Elmo’s new friend Julia made her first appearance yesterday as part of an initiative to promote understanding and empathy towards the widely misunderstood disorder.
Introducing a new element to their Sesame Street and Autism: See Amazing in All Children program, the iconic children’s show debuted a new digital storybook yesterday centered around its newest character, Julia. Julia has autism and does not interact socially in the same way as Elmo and his friend Abby.
The program is designed to show children—and perhaps the adults that watch or read along with them—that the way in which those on the autism spectrum interact should not be ridiculed or dismissed, but embraced. Because autism is a disorder that directly affects the way one interacts socially, it is not often viewed through a particularly empathetic lens. Disorders and misfirings of the mind are mainly perceived as their exterior results, and not the interior maladies that cause them.
Although autism awareness is at an all-time high, its social ramifications still remain vastly misunderstood by many. Julia, as is common with autism, does not adhere to established social norms. She sees the world differently, and her unique view should be acknowledged as something separate—it’s a distinction that needs to be made. There is a difference here, and to simply ignore it does little to enhance our understanding.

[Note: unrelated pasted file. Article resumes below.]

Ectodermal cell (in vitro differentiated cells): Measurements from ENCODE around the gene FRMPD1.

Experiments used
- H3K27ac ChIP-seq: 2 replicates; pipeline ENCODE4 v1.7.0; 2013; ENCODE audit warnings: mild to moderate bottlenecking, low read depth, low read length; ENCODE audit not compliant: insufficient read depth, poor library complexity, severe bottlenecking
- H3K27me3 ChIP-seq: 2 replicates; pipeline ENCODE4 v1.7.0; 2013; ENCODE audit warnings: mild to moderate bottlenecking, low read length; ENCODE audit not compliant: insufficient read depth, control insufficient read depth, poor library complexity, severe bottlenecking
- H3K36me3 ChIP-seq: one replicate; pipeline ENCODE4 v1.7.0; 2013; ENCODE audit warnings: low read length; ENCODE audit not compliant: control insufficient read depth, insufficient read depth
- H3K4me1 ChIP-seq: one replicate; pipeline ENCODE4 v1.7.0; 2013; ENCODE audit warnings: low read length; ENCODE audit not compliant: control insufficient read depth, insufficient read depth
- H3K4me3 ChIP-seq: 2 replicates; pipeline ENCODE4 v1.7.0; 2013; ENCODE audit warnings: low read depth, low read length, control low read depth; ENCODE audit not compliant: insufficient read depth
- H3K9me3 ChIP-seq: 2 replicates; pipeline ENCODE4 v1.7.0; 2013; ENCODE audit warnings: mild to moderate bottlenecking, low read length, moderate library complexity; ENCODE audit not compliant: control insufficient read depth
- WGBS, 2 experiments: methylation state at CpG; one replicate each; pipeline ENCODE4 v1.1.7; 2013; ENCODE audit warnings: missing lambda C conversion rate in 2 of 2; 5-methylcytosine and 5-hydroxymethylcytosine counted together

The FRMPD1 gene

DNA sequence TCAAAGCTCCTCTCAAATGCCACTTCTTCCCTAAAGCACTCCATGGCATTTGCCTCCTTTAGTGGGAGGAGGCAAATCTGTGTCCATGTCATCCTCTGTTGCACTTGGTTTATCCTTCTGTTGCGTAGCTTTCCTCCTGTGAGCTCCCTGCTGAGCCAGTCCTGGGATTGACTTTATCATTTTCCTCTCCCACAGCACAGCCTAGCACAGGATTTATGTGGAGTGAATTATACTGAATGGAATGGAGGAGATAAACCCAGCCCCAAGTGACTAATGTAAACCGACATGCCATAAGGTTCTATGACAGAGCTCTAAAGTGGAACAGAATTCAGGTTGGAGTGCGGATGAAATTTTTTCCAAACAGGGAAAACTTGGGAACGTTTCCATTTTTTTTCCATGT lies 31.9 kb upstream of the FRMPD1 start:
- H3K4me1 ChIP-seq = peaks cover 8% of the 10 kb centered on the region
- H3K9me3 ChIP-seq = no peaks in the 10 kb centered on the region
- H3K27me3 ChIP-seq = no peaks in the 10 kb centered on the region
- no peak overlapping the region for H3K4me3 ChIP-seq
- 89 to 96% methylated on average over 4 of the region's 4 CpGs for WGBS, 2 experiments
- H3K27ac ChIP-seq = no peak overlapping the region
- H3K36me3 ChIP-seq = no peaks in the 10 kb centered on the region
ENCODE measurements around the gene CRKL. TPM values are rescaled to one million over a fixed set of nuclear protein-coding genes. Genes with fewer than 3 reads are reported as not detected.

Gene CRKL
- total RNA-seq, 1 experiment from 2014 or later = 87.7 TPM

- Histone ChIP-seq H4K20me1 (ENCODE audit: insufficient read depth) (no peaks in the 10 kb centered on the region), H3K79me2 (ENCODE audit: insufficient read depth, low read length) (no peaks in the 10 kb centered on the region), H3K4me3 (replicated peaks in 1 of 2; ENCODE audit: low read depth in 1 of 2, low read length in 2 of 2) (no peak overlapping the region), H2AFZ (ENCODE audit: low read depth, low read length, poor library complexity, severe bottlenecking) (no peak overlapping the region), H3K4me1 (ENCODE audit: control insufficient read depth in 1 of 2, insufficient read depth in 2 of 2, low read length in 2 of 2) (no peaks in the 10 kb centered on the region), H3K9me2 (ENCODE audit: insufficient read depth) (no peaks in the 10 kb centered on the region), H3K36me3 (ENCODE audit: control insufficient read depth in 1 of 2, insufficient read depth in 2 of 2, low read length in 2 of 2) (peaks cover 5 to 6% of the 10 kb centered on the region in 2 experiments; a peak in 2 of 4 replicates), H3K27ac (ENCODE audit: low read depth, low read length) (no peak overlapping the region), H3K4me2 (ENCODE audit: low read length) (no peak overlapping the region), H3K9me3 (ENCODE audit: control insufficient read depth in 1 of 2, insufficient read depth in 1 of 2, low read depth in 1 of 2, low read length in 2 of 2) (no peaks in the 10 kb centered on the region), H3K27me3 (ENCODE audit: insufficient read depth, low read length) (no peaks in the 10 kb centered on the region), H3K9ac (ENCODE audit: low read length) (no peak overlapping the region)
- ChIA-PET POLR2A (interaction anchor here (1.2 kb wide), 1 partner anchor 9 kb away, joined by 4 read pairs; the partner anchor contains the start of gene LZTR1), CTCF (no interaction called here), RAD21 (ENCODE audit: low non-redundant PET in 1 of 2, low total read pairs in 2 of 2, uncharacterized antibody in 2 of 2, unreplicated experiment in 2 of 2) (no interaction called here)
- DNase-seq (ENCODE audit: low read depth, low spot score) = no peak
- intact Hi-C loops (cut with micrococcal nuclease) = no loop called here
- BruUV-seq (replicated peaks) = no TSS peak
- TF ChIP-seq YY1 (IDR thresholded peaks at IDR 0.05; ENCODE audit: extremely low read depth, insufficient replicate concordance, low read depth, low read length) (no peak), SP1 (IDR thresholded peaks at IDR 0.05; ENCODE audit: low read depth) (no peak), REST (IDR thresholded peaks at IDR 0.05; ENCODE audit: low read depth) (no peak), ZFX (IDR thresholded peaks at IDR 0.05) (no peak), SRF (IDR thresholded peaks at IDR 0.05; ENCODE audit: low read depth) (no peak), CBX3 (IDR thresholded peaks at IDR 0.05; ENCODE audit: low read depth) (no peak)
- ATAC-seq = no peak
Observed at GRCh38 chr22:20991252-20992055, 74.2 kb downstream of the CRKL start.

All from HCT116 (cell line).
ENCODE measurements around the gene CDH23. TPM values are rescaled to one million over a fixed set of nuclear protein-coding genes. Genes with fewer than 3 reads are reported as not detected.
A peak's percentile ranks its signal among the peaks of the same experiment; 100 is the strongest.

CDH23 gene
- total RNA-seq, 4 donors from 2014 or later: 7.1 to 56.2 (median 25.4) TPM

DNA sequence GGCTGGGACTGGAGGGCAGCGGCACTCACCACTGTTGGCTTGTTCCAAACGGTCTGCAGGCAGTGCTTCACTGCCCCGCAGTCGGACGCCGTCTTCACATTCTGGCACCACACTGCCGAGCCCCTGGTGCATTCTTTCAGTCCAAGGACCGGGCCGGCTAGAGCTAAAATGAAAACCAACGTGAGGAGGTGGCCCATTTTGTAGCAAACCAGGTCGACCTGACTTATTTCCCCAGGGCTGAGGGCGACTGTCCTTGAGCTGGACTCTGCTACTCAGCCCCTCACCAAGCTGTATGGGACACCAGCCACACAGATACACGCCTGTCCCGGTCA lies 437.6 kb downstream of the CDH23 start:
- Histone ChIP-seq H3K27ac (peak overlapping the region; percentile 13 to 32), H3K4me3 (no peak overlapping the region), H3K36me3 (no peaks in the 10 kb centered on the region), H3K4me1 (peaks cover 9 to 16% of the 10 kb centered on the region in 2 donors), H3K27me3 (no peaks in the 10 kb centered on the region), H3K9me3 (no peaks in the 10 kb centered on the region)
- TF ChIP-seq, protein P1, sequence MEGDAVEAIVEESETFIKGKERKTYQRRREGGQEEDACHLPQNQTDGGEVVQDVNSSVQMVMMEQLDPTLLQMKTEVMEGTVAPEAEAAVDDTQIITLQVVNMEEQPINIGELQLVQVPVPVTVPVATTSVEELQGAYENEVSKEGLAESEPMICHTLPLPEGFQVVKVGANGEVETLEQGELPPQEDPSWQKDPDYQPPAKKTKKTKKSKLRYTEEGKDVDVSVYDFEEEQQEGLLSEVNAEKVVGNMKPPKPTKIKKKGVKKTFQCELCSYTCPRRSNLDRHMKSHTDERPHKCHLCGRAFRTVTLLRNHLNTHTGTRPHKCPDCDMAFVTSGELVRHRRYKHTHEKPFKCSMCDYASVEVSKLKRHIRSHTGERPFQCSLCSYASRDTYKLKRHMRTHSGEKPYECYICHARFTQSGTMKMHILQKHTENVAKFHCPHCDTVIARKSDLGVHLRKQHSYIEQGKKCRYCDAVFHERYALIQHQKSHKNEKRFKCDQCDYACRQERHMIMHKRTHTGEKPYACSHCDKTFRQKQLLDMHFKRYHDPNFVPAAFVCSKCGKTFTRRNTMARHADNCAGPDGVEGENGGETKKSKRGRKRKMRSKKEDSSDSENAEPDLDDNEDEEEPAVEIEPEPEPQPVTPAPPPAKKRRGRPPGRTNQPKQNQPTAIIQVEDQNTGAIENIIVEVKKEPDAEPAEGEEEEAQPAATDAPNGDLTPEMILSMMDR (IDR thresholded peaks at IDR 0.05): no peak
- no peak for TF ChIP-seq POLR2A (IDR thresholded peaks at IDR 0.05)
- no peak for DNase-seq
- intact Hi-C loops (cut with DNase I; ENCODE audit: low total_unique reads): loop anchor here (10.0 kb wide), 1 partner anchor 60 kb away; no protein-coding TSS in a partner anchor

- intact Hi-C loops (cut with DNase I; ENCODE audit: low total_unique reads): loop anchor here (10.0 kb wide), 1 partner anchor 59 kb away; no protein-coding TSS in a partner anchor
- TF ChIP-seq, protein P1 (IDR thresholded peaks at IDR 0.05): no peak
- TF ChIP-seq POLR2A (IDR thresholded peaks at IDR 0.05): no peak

Sesame Street is aiming to educate children on how to use knowledge, empathy and kindness as tools in accepting and embracing deviations in normality. At first, Abby does not like Julia because she doesn’t understand her—the way Julia acts is not something Abby is used to. Elmo, acting as educator and mediator, explains to Abby that “Julia has Autism, so she does things a little differently.”
Autism is a disorder that can be debilitating in some cases, and is nearly always isolating to some degree. 1 in 68 children are diagnosed with autism spectrum disorder in the United States, it’s prevalence simply cannot be overstated. Sesame Street—as it has done for nearly 50 years— is attempting to increase the next generation’s level of understanding and awareness; they’re choosing to celebrate our differences rather than use them as dividing lines. The See Amazing in All Children initiative is a wonderful program that should be celebrated and will hopefully be emulated.
by Jesse Mechanic
Jesse Mechanic is the Editor-in-chief of The Overgrown.